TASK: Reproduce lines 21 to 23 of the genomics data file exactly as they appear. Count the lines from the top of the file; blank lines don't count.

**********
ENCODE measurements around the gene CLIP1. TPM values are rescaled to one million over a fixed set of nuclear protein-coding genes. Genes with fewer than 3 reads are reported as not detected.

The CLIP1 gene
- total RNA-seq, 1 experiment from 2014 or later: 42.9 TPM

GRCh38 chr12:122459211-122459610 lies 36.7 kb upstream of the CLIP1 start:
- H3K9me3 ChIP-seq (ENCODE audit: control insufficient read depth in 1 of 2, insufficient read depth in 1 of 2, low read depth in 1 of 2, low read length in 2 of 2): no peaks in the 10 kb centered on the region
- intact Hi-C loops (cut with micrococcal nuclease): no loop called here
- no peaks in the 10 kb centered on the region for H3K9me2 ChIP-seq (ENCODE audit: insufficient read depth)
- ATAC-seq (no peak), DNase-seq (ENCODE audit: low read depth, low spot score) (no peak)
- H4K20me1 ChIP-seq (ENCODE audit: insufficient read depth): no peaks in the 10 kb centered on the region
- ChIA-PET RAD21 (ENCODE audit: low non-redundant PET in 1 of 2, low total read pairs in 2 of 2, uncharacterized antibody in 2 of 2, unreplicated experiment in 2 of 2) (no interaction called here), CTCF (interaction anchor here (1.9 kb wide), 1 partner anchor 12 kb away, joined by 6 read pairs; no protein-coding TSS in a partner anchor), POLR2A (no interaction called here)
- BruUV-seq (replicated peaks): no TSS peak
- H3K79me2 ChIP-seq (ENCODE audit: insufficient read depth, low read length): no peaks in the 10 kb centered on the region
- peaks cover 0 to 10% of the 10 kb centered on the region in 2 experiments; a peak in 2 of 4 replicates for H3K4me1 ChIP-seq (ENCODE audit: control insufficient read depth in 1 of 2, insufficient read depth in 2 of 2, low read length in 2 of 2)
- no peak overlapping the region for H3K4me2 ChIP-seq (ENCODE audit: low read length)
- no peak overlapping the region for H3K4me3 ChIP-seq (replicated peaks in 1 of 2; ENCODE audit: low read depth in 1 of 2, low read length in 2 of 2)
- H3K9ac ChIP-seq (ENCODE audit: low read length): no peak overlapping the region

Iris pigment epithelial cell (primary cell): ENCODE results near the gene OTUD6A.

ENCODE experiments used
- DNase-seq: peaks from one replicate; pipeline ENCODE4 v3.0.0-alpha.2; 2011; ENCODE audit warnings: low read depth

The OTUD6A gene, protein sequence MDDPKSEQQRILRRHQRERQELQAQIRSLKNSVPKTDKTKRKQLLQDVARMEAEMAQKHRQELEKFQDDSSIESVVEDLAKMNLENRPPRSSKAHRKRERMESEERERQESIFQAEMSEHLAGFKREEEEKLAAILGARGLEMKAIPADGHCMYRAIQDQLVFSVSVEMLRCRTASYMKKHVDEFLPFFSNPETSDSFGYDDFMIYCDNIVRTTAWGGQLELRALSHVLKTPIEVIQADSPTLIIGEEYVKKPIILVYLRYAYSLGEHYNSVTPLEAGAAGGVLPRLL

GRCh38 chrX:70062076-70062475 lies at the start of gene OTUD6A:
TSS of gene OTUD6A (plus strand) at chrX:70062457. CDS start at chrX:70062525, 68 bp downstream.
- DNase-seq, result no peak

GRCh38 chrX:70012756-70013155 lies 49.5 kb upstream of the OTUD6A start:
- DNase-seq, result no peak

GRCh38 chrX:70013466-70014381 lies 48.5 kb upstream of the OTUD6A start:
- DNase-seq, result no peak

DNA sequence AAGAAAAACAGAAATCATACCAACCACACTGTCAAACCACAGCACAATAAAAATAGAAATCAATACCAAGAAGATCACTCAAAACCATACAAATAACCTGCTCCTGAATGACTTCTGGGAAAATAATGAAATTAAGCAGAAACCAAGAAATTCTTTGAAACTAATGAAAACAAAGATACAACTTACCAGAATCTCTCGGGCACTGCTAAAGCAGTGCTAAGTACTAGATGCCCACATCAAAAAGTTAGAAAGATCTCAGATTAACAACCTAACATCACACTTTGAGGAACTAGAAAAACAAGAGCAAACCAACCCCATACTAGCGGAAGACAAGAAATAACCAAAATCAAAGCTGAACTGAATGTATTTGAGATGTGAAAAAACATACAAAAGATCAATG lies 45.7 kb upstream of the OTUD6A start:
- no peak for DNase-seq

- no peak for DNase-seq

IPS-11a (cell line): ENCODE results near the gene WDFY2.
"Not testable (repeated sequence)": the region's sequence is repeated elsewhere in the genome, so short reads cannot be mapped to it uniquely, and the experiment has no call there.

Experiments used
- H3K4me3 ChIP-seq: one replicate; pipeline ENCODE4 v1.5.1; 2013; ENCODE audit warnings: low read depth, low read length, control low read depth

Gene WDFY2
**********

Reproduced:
GRCh38 chrX:70062076-70062475 lies at the start of gene OTUD6A:
TSS of gene OTUD6A (plus strand) at chrX:70062457. CDS start at chrX:70062525, 68 bp downstream.
- DNase-seq, result no peak